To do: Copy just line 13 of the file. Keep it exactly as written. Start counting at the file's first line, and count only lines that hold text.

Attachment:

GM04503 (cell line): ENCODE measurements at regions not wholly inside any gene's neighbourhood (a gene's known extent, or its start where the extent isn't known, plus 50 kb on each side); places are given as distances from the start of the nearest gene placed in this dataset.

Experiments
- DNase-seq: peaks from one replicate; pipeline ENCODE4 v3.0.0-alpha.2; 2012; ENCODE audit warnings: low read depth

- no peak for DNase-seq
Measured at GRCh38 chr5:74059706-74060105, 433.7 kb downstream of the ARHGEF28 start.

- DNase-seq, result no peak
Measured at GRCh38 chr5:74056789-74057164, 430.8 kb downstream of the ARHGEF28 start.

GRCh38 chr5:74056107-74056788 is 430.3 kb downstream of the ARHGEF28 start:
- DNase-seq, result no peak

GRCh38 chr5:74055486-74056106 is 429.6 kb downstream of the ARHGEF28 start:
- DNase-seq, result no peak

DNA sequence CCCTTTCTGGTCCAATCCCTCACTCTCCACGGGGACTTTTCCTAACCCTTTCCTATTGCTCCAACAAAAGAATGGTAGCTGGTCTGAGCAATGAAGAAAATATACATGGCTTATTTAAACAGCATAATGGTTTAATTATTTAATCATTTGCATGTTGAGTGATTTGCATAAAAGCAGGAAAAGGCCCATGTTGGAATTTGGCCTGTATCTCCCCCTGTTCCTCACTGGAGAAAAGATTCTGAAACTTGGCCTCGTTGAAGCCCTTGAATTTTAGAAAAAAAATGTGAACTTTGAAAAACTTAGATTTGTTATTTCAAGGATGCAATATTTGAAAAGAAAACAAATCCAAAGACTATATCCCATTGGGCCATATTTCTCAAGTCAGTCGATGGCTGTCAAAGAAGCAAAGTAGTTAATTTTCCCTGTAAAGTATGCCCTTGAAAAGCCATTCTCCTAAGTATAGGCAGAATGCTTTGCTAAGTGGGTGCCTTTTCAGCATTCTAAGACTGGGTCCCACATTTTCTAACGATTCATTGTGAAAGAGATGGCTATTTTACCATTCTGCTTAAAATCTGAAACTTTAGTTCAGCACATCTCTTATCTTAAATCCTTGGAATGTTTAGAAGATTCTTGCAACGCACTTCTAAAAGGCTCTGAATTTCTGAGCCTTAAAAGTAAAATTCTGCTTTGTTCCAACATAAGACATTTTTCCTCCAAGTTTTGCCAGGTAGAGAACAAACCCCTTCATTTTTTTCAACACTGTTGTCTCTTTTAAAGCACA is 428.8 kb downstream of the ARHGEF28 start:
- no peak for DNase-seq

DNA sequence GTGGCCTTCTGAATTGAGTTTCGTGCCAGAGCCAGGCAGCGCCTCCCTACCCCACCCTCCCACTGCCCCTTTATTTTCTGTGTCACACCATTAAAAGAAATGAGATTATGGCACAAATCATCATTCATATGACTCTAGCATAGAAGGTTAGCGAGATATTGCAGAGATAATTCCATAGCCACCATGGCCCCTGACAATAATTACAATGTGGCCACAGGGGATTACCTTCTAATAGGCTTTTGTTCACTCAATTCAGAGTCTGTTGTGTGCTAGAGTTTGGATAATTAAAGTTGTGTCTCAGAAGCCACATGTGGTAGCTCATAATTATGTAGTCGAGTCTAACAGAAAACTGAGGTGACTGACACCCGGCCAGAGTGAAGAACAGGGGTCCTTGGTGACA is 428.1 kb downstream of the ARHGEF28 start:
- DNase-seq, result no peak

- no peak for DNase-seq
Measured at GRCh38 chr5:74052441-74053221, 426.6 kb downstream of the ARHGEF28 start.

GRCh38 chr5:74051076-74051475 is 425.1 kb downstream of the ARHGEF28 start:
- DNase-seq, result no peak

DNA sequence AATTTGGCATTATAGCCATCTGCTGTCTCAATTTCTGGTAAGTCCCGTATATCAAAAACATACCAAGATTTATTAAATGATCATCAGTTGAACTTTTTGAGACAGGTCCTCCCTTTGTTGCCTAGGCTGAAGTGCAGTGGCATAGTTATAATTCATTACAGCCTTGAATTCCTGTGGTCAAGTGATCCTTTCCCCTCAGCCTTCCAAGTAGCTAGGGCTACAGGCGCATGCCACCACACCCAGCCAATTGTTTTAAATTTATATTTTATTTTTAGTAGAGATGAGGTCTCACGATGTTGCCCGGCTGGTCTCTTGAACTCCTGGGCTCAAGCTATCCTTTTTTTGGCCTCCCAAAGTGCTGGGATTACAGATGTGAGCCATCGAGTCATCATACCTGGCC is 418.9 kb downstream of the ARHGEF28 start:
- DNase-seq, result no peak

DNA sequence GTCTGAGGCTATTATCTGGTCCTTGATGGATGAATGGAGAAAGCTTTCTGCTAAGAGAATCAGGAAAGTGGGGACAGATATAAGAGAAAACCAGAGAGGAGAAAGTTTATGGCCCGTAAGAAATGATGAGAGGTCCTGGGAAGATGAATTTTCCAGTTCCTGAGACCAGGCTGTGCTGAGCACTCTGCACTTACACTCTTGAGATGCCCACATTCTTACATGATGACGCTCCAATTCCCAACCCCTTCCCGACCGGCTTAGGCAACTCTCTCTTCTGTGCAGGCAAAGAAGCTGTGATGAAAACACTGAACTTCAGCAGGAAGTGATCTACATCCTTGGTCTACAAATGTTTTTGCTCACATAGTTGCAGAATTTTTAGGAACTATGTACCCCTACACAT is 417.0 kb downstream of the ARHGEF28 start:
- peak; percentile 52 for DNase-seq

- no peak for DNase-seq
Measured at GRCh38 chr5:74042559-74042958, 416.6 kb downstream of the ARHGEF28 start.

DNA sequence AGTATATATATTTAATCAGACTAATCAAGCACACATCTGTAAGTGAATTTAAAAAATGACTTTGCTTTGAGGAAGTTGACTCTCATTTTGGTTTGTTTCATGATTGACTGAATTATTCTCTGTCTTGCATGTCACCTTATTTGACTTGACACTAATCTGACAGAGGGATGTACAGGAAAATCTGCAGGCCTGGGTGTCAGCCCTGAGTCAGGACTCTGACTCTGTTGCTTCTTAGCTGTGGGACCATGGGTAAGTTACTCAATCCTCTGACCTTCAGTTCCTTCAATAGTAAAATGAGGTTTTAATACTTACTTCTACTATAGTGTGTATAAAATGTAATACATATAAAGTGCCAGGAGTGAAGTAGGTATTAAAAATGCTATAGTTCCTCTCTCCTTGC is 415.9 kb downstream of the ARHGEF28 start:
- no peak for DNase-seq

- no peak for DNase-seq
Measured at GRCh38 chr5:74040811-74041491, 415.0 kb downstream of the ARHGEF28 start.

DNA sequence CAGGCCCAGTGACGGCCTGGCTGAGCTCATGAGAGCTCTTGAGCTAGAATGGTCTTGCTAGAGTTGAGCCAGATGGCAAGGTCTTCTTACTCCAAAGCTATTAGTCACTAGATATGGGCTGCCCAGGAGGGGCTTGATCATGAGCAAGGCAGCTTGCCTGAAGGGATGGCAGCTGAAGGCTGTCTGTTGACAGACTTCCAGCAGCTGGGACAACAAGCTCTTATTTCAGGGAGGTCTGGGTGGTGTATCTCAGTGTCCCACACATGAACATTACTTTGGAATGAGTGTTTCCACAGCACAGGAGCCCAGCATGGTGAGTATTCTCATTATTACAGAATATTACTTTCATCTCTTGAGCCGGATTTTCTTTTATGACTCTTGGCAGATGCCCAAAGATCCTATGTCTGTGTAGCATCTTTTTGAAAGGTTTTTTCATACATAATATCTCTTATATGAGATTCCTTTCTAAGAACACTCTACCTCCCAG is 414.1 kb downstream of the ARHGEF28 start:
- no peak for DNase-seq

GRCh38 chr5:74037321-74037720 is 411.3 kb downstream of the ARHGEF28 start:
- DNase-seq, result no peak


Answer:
- no peak for DNase-seq